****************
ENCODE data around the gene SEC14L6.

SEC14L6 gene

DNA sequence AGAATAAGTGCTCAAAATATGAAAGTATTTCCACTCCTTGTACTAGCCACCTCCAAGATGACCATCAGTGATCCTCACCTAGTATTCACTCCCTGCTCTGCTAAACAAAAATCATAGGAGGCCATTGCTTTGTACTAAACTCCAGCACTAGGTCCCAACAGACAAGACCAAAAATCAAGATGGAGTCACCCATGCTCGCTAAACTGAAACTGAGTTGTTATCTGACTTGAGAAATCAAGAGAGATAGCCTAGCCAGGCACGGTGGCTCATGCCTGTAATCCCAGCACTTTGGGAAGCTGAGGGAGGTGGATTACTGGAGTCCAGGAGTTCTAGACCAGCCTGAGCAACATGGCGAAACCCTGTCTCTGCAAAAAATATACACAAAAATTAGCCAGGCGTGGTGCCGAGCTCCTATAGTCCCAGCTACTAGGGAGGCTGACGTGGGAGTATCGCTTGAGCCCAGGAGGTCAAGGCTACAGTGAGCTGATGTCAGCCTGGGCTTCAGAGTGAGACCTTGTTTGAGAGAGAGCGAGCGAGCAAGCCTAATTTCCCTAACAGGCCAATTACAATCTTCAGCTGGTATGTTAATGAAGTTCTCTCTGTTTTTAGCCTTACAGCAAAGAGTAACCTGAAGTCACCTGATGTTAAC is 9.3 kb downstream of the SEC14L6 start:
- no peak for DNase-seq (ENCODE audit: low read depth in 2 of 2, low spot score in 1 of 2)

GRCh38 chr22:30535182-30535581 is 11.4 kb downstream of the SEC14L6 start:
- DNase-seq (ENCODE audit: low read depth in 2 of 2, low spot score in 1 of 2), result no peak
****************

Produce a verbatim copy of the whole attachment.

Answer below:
ENCODE data around the gene SEC14L6.

SEC14L6 gene

DNA sequence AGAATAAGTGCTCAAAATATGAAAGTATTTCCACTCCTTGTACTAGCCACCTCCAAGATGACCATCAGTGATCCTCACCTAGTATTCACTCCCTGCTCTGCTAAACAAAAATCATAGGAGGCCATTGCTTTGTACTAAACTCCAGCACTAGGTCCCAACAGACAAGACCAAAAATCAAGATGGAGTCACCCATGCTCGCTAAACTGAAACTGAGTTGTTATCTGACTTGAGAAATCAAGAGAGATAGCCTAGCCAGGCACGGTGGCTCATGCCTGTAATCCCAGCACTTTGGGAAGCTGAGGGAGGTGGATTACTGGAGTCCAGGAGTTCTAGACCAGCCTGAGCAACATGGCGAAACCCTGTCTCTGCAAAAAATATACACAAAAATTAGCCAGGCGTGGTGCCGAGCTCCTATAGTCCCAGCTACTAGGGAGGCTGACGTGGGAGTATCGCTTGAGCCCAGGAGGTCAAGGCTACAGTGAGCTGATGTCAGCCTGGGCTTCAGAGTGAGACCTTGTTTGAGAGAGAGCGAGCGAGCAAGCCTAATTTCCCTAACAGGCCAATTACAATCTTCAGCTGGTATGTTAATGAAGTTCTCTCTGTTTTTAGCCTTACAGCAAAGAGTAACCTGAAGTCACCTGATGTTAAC is 9.3 kb downstream of the SEC14L6 start:
- no peak for DNase-seq (ENCODE audit: low read depth in 2 of 2, low spot score in 1 of 2)

GRCh38 chr22:30535182-30535581 is 11.4 kb downstream of the SEC14L6 start:
- DNase-seq (ENCODE audit: low read depth in 2 of 2, low spot score in 1 of 2), result no peak